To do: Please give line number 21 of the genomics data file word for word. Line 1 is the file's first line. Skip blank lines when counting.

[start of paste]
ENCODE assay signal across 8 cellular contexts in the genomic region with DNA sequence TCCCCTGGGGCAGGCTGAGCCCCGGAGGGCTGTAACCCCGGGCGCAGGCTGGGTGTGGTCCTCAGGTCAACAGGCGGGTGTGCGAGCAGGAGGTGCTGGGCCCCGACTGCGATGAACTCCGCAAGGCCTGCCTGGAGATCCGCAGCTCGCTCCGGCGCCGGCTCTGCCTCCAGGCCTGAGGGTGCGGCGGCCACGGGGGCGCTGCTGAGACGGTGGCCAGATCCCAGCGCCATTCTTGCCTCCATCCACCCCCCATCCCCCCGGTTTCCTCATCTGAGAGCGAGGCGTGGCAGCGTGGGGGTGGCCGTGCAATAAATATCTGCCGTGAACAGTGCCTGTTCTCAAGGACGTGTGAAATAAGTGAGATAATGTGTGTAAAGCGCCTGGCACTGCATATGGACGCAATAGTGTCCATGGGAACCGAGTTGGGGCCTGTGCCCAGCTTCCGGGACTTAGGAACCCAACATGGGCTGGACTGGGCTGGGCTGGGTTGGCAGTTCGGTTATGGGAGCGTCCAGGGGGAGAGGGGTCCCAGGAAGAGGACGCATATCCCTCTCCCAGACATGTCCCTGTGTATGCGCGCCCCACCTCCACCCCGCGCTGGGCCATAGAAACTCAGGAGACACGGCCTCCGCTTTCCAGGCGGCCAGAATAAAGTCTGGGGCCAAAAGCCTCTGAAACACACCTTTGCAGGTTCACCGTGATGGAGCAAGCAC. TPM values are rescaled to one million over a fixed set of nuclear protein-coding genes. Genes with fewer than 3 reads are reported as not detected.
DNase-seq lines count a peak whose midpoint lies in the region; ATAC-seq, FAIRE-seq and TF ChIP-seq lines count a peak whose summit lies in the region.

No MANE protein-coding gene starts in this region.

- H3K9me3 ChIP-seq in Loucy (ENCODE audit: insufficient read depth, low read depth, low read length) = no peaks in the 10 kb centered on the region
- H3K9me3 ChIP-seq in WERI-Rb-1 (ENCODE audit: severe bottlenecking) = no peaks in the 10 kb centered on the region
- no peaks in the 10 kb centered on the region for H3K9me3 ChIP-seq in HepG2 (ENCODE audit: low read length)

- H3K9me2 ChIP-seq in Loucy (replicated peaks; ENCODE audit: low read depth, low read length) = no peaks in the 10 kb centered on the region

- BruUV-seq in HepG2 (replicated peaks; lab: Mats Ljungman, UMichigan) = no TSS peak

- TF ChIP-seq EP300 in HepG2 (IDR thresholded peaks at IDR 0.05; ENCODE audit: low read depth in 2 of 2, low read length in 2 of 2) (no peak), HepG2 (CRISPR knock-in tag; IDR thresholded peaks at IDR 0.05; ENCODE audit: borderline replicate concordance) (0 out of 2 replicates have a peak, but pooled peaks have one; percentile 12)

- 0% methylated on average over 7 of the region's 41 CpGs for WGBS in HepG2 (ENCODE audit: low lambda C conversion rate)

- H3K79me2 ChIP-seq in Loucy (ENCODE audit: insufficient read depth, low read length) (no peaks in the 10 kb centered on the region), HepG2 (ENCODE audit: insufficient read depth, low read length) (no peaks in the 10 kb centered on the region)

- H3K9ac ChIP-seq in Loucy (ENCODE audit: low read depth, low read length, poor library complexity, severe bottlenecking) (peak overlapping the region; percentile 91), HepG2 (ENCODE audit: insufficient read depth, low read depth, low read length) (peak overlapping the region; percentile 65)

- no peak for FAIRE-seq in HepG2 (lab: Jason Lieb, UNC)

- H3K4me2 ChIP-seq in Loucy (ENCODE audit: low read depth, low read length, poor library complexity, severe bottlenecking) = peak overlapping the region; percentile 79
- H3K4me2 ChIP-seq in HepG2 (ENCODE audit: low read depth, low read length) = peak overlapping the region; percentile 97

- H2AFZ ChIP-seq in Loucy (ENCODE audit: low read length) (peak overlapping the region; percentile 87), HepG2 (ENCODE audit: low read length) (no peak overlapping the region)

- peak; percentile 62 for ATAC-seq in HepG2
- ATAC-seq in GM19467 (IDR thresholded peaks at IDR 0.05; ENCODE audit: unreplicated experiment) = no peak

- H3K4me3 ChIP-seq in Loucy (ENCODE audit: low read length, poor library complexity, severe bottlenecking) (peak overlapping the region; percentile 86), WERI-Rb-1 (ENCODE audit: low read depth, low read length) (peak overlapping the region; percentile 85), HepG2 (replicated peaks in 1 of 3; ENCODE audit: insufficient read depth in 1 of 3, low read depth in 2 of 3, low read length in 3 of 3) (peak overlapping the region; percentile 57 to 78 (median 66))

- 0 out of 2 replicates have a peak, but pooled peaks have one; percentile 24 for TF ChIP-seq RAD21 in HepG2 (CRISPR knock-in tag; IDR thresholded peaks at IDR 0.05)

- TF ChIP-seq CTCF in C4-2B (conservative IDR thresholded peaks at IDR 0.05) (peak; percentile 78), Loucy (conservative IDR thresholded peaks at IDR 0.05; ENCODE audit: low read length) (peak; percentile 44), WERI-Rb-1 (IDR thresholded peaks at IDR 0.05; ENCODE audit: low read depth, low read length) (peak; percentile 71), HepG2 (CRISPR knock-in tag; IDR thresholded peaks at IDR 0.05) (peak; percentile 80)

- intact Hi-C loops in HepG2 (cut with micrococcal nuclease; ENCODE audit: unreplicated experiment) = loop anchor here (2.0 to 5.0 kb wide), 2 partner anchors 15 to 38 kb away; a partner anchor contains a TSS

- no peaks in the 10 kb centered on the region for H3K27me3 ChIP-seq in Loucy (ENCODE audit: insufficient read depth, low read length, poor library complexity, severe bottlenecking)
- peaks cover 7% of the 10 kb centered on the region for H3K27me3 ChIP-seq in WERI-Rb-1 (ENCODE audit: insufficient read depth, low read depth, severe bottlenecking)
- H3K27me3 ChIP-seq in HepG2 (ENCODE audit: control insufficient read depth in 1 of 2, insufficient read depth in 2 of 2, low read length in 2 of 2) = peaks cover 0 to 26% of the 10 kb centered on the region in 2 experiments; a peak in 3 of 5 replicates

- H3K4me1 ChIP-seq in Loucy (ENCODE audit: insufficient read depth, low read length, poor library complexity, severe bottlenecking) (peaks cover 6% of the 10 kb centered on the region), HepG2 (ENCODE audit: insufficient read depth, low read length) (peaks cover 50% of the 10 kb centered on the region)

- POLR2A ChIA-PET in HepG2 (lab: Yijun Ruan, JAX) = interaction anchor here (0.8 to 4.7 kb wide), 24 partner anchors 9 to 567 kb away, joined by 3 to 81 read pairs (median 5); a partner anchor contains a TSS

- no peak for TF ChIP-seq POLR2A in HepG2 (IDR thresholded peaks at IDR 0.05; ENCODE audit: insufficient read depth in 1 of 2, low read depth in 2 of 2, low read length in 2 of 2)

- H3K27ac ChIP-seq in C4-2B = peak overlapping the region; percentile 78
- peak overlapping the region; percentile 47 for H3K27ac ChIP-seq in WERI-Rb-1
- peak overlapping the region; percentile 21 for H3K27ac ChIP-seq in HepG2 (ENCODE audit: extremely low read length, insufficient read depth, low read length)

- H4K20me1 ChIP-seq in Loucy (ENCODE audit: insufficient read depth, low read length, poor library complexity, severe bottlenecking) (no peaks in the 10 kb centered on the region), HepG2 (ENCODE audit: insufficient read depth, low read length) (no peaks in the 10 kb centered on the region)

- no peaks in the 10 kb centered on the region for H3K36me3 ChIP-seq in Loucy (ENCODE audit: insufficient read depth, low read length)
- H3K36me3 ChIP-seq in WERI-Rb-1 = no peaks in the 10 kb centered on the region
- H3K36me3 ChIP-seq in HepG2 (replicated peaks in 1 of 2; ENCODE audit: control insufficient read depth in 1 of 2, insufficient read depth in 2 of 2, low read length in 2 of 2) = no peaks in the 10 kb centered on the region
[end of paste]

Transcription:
- TF ChIP-seq CTCF in C4-2B (conservative IDR thresholded peaks at IDR 0.05) (peak; percentile 78), Loucy (conservative IDR thresholded peaks at IDR 0.05; ENCODE audit: low read length) (peak; percentile 44), WERI-Rb-1 (IDR thresholded peaks at IDR 0.05; ENCODE audit: low read depth, low read length) (peak; percentile 71), HepG2 (CRISPR knock-in tag; IDR thresholded peaks at IDR 0.05) (peak; percentile 80)